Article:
The catchiest song on the album is probably the closer, “Cantonese Boy”, which is one of the two songs to immediately spring into my head whenever I think of this band (the other one being “Gentlemen Take Polaroids”). It’s got Barbieri’s most noticeable and immediately memorable riff(s), and the vocal melody in the chorus is gently, incisively perfect, like a surgical device designed specifically to painlessly and smoothly stimulate the relaxation and pleasure centres of the brain. There’s also the opener, “The Art Of Parties”, which has some of Barbieri’s most left-field riffs, some of Jansen’s most unusual drum patterns and some of Sylvian’s best tunes – especially in the pre-chorus, when the synths drop to this low, dark hum and he croons out perfectly controlled, placid meditations on futility and entropy. Funnily enough, this is also the first Japan song since Quiet Life to contain really substantial guitarwork – there’s even a solo! Poor Rob Dean must have felt mighty put upon when he heard this. Mind you, even he couldn’t possibly have had any complaints about the instrumental track “Canton”, which is awesome – it’s basically a Chinese folk song played as if it were a synthpop song, and it turns out that traditional Chinese folk-style melodies make great synth riffs. I’m not sure what the traditional Chinese masters would have made of Karn’s jumpy bassline, but as far as I’m concerned it fits just fine.

There ain’t a weak track here at all, in fact. Some might be willing to call “Sons Of Pioneers” a bit boring or repetitive, but to them I say phooey – it’s patient, steady and comforting, and if there’s one man I’d listen to play the same bassline over and over for seven minutes it’s gotta be Mick Karn. As far as I’m concerned, this album is flawless, and it’s as fitting a sign-off from this group as one could ever have hoped. I guess this much raw creative energy could never have stayed in one place for long without finding some way to dilute itself anyway, so I’m not too upset, and I’m certainly glad the band finished on their highest note rather than steadily descending into bullshit like certain other groups I’ve reviewed (ahem). As you might expect, this wasn’t the end of the road for any of the members: David Sylvian went on to a long and apparently very rewarding solo career in which he collaborated with everyone from Robert Fripp to Sachiko M, creating art-pop double albums and cavorting with the avant-garde in a way that presumably alienated a good deal of his old-school fans; Barbieri eventually decided to pollute himself by joining Porcupine Tree in the nineties, taunting us with an ambient solo album every so often just to keep us on our toes; Steve Jansen briefly formed The Dolphin Brothers with Barbieri and has sporadically collaborated with him and with Sylvian ever since, while recording the occasional solo album whenever he can find the time and/or motivation; and Mick Karn, naturally, almost immediately jumped into the world of jazz fusion, perhaps the only genre in the world truly suited to his phenomenal talents on the bass. All four of them briefly reunited in 1991 for a project called Rain Tree Crow. As for Rob Dean, well, he eventually ended up retiring to Costa Rica and became its leading expert in ornithology, and never had to worry about egotistical singers or disloyal bandmates ever again.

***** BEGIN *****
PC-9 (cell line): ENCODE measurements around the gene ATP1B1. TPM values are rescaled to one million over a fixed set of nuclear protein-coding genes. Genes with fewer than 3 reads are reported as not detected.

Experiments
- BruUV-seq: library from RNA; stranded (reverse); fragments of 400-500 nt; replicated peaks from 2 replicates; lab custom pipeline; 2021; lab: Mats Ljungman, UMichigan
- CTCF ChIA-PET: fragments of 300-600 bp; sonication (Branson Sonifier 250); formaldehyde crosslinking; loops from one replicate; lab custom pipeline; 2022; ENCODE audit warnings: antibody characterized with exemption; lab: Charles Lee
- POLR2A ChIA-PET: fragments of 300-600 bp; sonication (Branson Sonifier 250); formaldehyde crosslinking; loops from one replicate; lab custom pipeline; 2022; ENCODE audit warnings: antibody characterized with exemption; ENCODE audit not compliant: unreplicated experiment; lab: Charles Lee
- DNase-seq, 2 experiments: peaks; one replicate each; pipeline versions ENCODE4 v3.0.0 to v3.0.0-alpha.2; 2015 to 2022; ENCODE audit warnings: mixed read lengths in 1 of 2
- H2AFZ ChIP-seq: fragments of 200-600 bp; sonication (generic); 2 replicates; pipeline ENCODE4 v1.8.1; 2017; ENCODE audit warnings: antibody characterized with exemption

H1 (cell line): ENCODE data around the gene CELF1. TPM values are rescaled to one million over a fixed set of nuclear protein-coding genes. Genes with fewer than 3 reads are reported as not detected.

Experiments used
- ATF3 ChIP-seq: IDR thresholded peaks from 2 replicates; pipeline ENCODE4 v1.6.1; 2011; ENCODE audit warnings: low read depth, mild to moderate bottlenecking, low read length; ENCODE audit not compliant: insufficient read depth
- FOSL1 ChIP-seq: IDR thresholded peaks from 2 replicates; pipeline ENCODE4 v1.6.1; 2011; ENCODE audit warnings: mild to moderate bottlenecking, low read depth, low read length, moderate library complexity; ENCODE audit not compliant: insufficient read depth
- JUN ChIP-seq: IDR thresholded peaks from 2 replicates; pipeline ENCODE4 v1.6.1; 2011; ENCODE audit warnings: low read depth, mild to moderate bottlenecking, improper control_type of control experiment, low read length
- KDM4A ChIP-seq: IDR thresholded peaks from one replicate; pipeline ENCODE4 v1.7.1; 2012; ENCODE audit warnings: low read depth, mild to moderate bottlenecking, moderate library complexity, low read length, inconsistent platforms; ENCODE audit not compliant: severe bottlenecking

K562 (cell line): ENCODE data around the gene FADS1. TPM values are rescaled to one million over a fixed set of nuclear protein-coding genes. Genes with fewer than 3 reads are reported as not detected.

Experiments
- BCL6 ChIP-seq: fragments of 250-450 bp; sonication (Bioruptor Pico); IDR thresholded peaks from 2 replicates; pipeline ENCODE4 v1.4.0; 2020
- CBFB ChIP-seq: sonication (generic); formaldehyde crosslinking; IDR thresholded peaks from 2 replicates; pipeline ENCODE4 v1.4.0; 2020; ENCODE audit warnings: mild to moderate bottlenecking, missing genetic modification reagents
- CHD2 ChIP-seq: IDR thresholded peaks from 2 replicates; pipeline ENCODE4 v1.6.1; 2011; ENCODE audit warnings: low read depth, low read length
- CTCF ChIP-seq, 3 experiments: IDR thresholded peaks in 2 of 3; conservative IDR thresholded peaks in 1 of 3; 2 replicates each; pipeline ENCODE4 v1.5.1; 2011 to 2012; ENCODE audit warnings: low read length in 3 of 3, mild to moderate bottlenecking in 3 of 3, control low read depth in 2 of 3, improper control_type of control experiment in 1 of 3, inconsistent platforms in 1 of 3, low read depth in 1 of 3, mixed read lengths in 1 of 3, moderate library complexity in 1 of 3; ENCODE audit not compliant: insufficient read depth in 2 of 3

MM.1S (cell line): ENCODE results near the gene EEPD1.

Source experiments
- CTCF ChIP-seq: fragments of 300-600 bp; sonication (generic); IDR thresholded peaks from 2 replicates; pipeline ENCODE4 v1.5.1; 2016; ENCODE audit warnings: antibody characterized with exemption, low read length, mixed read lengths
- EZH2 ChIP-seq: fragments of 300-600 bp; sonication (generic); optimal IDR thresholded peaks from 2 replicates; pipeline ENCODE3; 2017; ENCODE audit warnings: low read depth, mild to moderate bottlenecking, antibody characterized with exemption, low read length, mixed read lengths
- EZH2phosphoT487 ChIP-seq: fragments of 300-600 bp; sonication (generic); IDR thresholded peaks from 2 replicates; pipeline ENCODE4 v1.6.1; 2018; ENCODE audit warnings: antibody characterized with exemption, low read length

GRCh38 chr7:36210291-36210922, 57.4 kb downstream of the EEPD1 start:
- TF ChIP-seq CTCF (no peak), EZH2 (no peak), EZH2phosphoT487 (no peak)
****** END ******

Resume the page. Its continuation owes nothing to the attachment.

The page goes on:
Strait to the Point: JAPAN – Gentlemen Take Polaroids (1980)

Review by: Michael Strait

Rated: 4.5/5
Aww yeah, this is the shiet! New romantic located firmly in the uncanny valley. Proper good stuff.

Rob Dean left after the release of this album, and it’s easy to see why. He’s got about as much presence on this record as Jason Newsted got on …And Justice For All, except that there’s more reason to complain here because Dean is, you know, actually good. I always found his solos a tad hit or miss, but he could turn in some really good ones when called for, and his riffs were pretty uniformly awesome. So, I should be bitter – but I’m not, ‘cos truth is by now Japan just didn’t need the guy anymore. Guitars are nice, but by this point in their career they were getting more artistic mileage out of their synths, and Dean, good as he is, just wasn’t all that compatible with the thoroughly non-rock styles explored on this album. So he is, effectively, out, and replacing him is the great Ryuichi Sakamoto of the Yellow Magic Orchestra on additional synths. Say – the band were fuggin’ called Japan, how did it take ’em this long to get an actual Japanese person in the band?

His presence is definitely felt, anyway. You can hear bits that are redolent of YMO in a few places, like the burbling generator-synths in the background on the title track and “Methods of Dance”, or the big, atmospheric synth riffs on “Burning Bridges” and “Taking Islands in Africa”. I’m not too big on the latter two, actually – the former is just kind of a mediocre new age song with a fairly bad smooth jazz sax solo (apparently courtesy of Mick Karn – stick to the bass, friendo!) and the latter is about the only thing on the album that really does sound unpleasantly dated. Some of those synth sounds really wouldn’t fly today, even if the riffs they’re playing are totally super catchy. Those (aside from an irritating reappearance by the bad sax on “Methods of Dance”) are the only weak moments on the album, though – the rest of it’s all fucking awesome, and I love it. I love it all so much, in fact, that I’m not sure I can even pick a favourite track outright; instead, I’ll just run through my shortlist.